D800 – a few million pixels too far?

February 13, 2012  •  Leave a Comment
There’s lots of Internet speculation right now about the feature set of the Nikon D800
 
This is (supposedly) the long-awaited replacement for the D700. I’ve been using a D700 more or less since it first appeared (in 2008) and it’s still going strong. It remains to be seen whether the D800 will have any killer features that make upgrading essential.
 
One feature that’s been widely predicted is a 36 megapixel sensor. That’s three times as many little pixies as the D700. Lots of people on web forums are getting very excited about this but no-one has yet given me a convincing reason why it’s a good thing. One comment even said it would be great for HD video. I think a lot of people need reminding that an HD picture is not quite 2 megapixels. Yes, 2, not 20.
 
What a 36mp sensor undoubtedly will do is make most of our hardware and software for handling images struggle. Memory cards will look smaller, so will our hard drives, and most software will take longer to handle these images.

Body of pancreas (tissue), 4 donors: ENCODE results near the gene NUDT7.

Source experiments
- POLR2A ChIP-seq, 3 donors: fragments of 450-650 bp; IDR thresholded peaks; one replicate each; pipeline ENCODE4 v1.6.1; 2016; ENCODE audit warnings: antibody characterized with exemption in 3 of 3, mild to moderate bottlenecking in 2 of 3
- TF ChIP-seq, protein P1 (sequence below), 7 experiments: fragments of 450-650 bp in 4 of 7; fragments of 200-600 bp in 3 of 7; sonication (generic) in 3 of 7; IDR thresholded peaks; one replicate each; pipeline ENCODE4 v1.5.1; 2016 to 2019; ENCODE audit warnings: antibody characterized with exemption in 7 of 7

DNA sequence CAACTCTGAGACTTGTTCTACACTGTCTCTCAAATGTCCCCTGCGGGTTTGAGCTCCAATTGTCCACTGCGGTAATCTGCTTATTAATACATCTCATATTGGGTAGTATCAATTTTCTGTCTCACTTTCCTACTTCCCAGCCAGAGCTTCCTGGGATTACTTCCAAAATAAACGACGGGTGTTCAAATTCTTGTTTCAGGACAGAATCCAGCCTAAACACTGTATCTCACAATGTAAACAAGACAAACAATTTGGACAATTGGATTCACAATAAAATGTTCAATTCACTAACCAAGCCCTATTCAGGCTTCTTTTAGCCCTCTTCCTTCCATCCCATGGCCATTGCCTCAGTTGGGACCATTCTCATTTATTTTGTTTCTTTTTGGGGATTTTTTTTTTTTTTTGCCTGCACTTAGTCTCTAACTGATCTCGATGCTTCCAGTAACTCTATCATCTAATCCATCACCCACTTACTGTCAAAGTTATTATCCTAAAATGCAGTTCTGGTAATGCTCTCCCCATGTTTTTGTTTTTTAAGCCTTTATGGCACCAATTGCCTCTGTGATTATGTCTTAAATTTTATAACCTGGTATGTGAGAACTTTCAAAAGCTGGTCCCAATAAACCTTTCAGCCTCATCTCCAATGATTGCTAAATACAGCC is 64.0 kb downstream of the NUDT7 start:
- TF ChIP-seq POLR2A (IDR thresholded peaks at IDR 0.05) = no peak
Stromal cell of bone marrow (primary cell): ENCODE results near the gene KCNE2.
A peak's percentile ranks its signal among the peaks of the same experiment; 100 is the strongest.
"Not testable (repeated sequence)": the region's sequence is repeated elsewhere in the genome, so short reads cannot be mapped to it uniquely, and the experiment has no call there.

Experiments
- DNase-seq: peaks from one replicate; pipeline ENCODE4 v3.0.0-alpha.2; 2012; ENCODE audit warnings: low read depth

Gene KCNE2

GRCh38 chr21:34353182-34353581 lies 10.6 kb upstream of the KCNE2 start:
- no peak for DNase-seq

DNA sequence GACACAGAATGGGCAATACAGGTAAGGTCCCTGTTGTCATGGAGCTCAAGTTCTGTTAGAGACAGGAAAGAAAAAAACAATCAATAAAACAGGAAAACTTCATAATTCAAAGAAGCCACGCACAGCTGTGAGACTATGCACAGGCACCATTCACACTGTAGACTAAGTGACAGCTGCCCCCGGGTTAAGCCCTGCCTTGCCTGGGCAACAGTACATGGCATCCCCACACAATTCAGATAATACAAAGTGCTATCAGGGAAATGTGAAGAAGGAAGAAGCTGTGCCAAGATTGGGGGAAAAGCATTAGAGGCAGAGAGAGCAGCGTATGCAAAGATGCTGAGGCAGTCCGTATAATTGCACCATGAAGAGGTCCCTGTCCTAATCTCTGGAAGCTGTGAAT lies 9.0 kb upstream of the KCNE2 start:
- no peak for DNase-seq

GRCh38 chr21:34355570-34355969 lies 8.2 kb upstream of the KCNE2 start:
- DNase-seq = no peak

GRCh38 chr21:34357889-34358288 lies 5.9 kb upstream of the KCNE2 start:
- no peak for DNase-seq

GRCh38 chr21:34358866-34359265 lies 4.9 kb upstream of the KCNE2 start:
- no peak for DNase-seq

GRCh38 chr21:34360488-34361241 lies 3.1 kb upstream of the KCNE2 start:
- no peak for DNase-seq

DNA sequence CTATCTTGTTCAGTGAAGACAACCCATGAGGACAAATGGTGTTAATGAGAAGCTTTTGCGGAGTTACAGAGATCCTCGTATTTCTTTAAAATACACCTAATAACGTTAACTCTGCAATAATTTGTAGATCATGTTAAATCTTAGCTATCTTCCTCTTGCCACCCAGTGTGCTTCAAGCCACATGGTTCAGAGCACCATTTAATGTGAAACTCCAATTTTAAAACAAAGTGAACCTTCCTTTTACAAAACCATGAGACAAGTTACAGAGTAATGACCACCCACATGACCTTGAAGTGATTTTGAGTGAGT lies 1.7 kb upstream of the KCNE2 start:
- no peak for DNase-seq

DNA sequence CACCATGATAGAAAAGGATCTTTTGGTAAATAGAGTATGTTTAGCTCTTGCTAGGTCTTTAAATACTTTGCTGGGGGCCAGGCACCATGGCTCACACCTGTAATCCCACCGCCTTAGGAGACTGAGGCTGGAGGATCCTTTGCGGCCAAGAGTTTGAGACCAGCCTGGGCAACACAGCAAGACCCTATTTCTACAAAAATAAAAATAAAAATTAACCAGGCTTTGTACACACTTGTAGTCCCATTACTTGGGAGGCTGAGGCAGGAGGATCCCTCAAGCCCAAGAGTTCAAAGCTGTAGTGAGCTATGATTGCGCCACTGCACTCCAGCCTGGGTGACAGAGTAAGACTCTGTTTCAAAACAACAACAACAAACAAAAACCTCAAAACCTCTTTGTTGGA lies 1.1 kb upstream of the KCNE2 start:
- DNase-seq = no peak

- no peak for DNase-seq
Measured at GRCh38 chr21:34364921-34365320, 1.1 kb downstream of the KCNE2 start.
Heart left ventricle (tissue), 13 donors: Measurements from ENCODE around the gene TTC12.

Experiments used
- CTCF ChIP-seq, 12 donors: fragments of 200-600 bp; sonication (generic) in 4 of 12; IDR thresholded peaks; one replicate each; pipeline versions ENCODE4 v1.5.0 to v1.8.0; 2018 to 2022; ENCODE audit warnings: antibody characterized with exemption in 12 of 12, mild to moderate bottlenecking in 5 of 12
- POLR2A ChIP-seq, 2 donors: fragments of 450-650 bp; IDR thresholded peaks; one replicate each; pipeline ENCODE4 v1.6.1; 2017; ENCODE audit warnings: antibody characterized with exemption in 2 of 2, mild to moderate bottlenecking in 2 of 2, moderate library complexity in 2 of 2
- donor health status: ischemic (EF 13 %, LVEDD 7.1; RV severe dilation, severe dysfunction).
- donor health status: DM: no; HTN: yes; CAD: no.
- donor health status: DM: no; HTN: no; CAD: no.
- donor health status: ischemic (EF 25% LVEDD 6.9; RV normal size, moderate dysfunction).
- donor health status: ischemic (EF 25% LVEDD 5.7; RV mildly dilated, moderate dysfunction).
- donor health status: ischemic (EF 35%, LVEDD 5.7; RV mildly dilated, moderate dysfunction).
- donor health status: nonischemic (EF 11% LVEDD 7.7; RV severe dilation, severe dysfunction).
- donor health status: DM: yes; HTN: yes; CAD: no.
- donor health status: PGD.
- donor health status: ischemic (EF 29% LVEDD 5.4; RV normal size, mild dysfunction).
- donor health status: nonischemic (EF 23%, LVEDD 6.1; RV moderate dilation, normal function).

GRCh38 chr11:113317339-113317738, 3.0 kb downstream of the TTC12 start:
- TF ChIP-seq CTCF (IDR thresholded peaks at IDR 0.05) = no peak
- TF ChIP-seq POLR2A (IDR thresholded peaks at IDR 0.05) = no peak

It remains to be seen, but I’d be very surprised if this 36mp sensor can match the dynamic range and ISO range of the D4, which has just been released. The D4 has a 16 megapixel sensor.
 
There’s no question of me buying a D4 because I can’t afford it and anyway for most of my shooting the lower weight and bulk of the D700 is a great advantage.
 
The D700 is essentially “D3 Lite” – same sensor, same phenomenal image quality, less weight and bulk. What I was hoping for in the D800 was an equivalent “D4 Lite”, with the same 16mp sensor. Here's a good link explaining why the D4 has "only" 16mp: 
 
No doubt I’ll get my chance to put the D800 through its paces for an Expanded Guide. But if it really is a 36mp camera, I’m pretty sure I’ll be returning it at the end of the loan period and not feeling too much temptation to splash the cash.
 
As I haven't got a D800 to play with, here are a couple of recent shots taken on the D700.
 
Queenstown Bike Park, New Zealand
Town Croft Wood – a bit closer to home!
 

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